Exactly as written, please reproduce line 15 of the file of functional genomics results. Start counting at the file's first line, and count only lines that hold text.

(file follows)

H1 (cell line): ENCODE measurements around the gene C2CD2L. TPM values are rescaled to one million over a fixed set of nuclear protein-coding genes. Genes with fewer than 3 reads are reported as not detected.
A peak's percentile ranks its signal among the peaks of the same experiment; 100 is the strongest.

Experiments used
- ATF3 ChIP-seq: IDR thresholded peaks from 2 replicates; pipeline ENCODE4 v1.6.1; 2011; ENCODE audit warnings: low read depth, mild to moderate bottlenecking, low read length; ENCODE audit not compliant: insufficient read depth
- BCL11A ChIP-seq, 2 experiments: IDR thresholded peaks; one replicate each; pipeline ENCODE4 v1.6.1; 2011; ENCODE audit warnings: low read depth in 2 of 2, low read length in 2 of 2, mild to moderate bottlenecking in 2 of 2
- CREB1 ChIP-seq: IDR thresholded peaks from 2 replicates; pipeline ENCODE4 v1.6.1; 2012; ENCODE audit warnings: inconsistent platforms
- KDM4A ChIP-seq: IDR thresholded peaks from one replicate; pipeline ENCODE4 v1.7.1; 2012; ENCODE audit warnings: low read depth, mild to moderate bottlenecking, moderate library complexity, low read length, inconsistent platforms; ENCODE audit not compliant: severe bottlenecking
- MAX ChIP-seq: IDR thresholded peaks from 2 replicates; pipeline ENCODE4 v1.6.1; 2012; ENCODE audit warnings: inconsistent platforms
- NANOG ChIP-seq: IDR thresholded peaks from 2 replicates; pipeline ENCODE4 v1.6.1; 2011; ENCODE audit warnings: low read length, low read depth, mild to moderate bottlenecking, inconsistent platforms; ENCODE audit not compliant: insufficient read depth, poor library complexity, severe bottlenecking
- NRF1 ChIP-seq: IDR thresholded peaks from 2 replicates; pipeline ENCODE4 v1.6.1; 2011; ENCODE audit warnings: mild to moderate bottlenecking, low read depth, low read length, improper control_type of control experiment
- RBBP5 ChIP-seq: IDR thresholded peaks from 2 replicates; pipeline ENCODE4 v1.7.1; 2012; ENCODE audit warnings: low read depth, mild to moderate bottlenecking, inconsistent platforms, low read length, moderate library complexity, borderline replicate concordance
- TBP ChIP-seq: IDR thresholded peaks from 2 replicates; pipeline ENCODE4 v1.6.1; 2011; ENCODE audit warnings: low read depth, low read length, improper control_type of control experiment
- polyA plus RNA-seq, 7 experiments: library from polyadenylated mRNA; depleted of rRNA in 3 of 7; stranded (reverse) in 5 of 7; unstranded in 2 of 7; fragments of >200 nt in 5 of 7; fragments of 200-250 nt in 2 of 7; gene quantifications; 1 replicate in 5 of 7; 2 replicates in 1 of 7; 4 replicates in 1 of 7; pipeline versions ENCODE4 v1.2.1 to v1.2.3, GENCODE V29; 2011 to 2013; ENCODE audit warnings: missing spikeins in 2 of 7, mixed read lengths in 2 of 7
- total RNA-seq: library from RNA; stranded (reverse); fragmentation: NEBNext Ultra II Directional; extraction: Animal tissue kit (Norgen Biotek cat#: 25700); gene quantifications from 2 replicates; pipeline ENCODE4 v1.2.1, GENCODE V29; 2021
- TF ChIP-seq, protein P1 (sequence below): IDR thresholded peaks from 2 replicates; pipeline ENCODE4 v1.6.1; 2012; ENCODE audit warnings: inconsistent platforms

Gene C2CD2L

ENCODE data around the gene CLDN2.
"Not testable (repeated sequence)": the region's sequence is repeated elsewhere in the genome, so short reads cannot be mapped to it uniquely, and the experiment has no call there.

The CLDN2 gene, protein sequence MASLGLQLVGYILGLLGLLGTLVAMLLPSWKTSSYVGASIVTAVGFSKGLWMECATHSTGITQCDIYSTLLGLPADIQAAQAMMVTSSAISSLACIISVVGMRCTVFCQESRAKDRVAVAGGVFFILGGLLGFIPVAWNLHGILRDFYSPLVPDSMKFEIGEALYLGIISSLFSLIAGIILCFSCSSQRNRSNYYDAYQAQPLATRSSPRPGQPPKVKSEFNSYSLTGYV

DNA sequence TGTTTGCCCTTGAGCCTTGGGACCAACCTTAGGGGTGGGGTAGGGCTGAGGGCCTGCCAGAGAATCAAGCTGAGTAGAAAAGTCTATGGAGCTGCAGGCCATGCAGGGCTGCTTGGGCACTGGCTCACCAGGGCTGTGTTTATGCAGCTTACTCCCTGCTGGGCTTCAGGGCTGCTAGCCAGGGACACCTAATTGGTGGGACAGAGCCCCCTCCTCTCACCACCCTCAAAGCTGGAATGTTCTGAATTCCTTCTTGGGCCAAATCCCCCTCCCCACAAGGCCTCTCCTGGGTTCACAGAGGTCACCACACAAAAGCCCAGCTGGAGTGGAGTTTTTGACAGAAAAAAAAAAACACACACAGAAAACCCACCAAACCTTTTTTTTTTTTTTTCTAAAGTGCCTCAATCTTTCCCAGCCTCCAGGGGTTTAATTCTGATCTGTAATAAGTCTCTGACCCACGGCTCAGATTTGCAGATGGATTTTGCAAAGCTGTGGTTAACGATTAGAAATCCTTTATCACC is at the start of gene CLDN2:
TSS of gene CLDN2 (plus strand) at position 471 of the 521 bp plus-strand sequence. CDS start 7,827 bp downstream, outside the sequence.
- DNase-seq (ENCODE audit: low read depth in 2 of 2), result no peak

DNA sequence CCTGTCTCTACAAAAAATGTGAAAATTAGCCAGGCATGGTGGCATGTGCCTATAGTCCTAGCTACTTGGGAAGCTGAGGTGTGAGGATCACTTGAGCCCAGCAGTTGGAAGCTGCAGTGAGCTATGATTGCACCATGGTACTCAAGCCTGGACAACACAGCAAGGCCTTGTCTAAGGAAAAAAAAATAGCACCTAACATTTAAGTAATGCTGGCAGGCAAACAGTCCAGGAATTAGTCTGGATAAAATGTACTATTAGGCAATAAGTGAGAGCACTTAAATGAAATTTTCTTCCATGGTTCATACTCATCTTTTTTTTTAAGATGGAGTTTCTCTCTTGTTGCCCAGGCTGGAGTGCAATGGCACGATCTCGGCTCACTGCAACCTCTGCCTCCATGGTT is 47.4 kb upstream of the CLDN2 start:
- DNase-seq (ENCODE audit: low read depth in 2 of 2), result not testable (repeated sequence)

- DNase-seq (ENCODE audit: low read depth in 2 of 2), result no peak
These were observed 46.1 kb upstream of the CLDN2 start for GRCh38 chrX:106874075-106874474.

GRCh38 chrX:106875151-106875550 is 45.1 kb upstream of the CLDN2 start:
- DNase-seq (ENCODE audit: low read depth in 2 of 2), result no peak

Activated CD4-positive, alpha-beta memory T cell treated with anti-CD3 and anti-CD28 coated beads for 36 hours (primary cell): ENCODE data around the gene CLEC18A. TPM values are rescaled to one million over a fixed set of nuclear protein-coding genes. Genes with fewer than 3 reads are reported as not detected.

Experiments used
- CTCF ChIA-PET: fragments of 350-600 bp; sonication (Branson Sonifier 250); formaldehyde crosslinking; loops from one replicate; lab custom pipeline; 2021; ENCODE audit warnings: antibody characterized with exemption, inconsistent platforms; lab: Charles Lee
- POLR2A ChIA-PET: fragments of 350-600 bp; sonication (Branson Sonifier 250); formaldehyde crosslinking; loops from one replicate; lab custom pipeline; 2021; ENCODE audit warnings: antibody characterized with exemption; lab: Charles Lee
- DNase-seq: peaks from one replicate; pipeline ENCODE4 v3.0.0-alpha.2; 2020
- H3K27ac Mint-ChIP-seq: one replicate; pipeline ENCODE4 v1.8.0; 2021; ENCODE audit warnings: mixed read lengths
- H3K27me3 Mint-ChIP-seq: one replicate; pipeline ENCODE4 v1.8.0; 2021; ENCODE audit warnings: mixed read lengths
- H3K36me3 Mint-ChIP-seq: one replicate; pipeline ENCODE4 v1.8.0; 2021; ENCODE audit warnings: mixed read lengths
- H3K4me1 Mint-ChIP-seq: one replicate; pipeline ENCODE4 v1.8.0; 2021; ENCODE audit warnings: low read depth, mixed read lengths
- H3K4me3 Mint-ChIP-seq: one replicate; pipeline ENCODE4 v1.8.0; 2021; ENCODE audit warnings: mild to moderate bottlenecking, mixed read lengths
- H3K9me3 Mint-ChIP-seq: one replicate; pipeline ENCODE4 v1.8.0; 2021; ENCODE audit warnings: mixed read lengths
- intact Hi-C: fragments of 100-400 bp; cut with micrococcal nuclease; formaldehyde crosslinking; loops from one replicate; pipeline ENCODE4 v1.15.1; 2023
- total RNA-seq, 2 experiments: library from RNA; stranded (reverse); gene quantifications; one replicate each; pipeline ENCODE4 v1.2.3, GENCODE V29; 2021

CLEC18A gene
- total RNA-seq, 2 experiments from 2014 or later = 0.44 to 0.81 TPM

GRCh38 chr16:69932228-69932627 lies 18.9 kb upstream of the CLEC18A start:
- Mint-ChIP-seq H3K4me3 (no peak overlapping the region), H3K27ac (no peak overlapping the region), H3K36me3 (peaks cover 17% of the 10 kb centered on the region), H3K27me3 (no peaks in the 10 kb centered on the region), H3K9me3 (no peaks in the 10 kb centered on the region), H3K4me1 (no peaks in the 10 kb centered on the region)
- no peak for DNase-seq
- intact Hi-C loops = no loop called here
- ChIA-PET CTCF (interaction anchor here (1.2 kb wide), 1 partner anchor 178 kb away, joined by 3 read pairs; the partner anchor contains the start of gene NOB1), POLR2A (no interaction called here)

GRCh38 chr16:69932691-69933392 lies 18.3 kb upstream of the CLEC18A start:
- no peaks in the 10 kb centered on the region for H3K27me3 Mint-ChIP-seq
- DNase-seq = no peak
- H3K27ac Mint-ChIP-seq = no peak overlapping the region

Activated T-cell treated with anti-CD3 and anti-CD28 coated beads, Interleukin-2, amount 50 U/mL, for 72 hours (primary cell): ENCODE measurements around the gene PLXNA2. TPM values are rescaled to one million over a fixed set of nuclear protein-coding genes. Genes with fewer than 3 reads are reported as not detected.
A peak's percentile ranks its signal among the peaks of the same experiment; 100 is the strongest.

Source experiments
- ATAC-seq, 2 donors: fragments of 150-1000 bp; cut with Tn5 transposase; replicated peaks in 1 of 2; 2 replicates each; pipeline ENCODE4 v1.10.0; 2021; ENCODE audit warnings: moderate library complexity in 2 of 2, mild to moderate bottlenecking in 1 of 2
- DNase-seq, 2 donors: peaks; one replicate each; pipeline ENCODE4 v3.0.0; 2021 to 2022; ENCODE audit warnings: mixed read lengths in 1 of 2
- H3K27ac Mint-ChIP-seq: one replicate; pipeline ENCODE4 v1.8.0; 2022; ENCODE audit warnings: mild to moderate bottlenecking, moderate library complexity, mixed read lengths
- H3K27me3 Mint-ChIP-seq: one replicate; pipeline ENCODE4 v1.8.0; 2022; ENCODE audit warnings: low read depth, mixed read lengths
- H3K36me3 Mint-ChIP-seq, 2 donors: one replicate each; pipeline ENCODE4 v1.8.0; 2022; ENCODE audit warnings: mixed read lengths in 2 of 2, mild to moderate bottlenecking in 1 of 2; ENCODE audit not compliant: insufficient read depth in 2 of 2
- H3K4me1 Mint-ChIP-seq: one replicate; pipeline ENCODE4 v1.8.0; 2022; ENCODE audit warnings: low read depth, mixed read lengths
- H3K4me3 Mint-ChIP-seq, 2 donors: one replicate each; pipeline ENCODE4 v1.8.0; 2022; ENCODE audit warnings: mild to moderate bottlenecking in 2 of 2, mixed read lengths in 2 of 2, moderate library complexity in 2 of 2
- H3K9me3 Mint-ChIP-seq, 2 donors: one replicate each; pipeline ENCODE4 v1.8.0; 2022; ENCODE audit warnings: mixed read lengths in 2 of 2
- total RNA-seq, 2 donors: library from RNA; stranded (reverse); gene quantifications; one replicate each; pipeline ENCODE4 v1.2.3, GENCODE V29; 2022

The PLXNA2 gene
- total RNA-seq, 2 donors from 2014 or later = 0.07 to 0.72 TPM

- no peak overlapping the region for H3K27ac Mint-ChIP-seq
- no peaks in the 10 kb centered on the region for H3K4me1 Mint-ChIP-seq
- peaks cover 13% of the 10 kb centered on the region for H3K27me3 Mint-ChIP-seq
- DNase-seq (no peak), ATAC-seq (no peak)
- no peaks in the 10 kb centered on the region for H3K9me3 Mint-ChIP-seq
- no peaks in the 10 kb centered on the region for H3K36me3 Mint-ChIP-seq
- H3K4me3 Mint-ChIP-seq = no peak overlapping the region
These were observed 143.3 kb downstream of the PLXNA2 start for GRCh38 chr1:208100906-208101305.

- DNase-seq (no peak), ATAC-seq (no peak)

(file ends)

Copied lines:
- TF ChIP-seq, protein P1 (sequence below): IDR thresholded peaks from 2 replicates; pipeline ENCODE4 v1.6.1; 2012; ENCODE audit warnings: inconsistent platforms